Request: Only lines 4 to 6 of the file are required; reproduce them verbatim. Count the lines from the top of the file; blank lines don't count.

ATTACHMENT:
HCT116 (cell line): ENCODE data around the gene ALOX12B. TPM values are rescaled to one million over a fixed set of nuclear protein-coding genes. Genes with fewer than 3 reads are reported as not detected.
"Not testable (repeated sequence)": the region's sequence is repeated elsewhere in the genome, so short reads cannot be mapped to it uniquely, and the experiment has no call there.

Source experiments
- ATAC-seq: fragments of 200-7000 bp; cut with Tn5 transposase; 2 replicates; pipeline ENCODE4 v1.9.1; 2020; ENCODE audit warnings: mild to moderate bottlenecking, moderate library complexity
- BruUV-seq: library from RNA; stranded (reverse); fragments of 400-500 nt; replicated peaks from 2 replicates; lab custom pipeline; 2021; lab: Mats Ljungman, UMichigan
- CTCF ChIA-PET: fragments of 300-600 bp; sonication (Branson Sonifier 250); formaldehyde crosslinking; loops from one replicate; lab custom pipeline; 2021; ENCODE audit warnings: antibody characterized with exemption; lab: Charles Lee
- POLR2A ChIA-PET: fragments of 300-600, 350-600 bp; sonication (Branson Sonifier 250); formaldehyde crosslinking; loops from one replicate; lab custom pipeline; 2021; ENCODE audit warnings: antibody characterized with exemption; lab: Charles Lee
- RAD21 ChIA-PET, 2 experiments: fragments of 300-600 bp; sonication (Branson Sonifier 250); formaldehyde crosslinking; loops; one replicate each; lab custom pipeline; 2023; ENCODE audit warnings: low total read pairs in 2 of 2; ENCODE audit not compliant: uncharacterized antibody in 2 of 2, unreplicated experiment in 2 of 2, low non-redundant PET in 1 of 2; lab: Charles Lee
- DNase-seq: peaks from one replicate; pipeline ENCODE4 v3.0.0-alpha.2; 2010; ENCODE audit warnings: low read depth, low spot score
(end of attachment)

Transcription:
- ATAC-seq: fragments of 200-7000 bp; cut with Tn5 transposase; 2 replicates; pipeline ENCODE4 v1.9.1; 2020; ENCODE audit warnings: mild to moderate bottlenecking, moderate library complexity
- BruUV-seq: library from RNA; stranded (reverse); fragments of 400-500 nt; replicated peaks from 2 replicates; lab custom pipeline; 2021; lab: Mats Ljungman, UMichigan
- CTCF ChIA-PET: fragments of 300-600 bp; sonication (Branson Sonifier 250); formaldehyde crosslinking; loops from one replicate; lab custom pipeline; 2021; ENCODE audit warnings: antibody characterized with exemption; lab: Charles Lee